Monday, March 04, 2013

Richard Briers, 1934-2013

Richard Briers has been making me laugh for as long as I can remember. I first became aware of him through his distinctive voice. When I was a kid, I loved watching Roobarb, and a large part of that was his narration. Later, when I started watching The Good Life, I was surprised to discover that the voice from Roobarb was actually a real, flesh and blood person. It was like having an imaginary friend become real.

And he stayed a friend, a TV friend, as I followed him from The Good Life, to Ever Decreasing Circles, anything he appeared in. As an adult, I was stunned by his amazing performance in If You See God, Tell Him - it was a world away from the cuddly sitcoms of my childhood, so gloriously dark and twisted, anchored by his central role. He did several other serious roles in TV and movies, proving to be a great dramatic actor.

When I worked on the 2nd series of Torchwood, I was delighted to hear he would be in one of the episodes - but couldn't help feeling envious that I hadn't got to work with him. He was perfect in the episode, as always, so I was happy enough that he was in the same universe I was writing for.

When we were looking for someone to play Hamish in Cockneys Vs Zombies, it never occurred to me that he'd be available, or even interested in such a small role. The producers mentioned that they were going to approach him, but I didn't think he'd want to do it. I was so happy when he said yes. I immediately did a polish on the script to give him some extra lines, knowing that he'd be brilliant and wanting to make it worth his while.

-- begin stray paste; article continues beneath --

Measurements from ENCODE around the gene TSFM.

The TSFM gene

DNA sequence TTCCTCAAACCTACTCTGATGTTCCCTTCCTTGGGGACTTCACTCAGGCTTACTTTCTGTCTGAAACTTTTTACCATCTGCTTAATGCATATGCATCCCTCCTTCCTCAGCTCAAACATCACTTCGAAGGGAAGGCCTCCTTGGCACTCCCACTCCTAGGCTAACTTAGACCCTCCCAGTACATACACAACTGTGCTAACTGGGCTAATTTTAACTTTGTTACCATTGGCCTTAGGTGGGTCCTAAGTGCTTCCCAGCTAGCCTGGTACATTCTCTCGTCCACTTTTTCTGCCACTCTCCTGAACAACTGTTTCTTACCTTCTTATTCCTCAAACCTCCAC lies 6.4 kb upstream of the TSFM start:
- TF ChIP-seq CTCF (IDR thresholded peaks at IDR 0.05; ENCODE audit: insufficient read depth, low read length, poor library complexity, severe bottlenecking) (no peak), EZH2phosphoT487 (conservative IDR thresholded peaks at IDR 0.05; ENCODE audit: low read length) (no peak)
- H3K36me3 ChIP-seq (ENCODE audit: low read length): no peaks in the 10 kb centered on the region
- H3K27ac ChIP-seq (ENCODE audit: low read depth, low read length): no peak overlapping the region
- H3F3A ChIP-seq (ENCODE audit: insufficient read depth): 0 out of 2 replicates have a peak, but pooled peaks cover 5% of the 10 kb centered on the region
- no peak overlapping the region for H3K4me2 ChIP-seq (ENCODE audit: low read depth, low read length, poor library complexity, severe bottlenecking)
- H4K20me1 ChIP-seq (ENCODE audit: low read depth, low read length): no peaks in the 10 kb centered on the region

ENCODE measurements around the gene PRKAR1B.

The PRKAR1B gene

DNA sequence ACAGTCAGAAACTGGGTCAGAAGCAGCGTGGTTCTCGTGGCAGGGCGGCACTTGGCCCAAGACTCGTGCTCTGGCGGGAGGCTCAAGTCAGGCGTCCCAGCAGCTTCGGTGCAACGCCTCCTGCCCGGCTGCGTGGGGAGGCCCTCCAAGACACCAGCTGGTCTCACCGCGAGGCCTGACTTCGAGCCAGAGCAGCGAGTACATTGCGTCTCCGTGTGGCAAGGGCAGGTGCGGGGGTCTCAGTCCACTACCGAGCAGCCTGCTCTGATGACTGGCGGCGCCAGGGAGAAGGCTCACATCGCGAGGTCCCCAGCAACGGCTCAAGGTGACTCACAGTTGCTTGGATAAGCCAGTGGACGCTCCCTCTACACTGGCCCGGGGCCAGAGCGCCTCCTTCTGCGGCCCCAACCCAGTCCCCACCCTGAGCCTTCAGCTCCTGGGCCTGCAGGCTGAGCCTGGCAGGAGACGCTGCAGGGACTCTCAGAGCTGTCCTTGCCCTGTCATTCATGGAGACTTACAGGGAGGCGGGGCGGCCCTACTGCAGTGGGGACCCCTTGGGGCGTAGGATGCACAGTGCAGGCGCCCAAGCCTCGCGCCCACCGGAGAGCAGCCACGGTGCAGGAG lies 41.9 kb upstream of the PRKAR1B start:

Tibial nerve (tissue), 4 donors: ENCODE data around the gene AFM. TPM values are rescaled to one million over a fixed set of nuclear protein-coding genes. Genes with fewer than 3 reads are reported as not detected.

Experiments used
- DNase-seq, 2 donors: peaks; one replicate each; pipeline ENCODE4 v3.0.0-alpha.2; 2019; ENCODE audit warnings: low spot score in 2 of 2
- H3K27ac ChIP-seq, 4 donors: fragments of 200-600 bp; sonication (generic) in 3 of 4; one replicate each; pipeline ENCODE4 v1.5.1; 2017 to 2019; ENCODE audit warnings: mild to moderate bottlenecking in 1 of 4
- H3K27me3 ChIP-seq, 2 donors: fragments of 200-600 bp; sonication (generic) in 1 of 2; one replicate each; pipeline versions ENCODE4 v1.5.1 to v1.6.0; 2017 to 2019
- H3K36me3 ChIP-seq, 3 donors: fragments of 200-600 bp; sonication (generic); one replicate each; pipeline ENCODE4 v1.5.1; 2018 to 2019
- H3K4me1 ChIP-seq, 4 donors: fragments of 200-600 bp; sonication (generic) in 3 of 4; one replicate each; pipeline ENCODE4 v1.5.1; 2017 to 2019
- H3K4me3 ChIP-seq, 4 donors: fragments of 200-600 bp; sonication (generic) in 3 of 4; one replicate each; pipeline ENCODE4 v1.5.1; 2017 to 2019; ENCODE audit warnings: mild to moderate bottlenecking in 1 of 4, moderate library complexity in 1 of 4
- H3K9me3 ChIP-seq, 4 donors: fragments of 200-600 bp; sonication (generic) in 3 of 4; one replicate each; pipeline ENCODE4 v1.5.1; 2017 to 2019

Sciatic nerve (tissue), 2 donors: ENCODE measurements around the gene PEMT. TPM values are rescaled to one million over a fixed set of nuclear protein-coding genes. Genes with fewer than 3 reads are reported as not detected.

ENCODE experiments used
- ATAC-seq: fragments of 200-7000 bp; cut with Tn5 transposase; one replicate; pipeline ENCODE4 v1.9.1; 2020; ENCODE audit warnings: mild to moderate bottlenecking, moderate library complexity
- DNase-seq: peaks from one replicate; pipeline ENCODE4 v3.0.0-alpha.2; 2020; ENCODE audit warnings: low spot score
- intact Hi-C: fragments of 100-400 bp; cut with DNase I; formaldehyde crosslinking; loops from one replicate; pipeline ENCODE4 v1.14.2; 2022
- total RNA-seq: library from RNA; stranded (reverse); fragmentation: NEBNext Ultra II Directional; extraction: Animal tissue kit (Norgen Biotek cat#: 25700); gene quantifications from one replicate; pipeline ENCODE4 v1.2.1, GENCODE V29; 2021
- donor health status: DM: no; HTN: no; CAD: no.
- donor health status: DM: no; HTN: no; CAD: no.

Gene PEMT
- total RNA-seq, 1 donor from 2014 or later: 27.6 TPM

In a movie filled with veteran, expert scene stealers, he zimmer-walks away with the whole thing. I knew *that* scene would be good, but he brought it to life even better than I could have hoped. And my favourite line in the movie was ad libbed by him - "that was really sad" (it makes sense when you watch it). It cracks me up every time.

I got to meet him on set, made a beeline for him as soon as I got there. I shook his hand, told him how great he was, and thanked him profusely for doing our silly movie. He was charming, gracious, and thankful for the role. I'm really glad that he enjoyed the movie too, and feel hugely honoured that I was able to make him laugh, to repay him for just a few of the many, many laughs that he'd given me through the years. Later, I tweeted: "I met Richard Briers. Richard. Briers. I met him. He’s in my movie. Speaking my words. Richard Briers. Richard. Briers." I still can't believe it. And I still can't believe he's gone.

He was a lovely man, a wonderful actor, and when I think of him, I automatically smile - even though the thought is now tinged with sadness for his loss. He'll be greatly missed, he already is. But his work will live on, and he will continue to make people laugh, forever.

That's a pretty damn good legacy.